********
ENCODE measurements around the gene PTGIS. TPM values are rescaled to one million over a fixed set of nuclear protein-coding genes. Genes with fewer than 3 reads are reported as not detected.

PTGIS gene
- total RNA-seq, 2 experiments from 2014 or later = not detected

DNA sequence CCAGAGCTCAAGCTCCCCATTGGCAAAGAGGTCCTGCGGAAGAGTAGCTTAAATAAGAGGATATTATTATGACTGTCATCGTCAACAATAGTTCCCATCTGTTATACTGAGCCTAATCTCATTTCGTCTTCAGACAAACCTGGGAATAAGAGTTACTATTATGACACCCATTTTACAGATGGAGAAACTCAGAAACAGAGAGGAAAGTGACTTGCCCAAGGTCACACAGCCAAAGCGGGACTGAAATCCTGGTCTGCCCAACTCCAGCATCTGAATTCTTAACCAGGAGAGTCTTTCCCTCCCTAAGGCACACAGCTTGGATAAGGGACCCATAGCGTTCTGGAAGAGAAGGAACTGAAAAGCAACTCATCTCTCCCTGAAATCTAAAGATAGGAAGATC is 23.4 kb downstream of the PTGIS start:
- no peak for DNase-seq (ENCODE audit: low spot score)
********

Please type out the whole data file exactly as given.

ENCODE measurements around the gene PTGIS. TPM values are rescaled to one million over a fixed set of nuclear protein-coding genes. Genes with fewer than 3 reads are reported as not detected.

PTGIS gene
- total RNA-seq, 2 experiments from 2014 or later = not detected

DNA sequence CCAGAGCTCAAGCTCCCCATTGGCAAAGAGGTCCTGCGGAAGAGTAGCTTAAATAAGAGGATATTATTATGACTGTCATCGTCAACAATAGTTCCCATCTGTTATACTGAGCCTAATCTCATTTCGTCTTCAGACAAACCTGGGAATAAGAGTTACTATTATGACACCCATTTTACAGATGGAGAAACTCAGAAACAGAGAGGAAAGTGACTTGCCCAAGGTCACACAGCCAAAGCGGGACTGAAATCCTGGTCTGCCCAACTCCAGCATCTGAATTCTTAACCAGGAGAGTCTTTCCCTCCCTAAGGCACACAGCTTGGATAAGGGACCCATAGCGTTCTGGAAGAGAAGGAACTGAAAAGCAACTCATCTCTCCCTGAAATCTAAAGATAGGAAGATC is 23.4 kb downstream of the PTGIS start:
- no peak for DNase-seq (ENCODE audit: low spot score)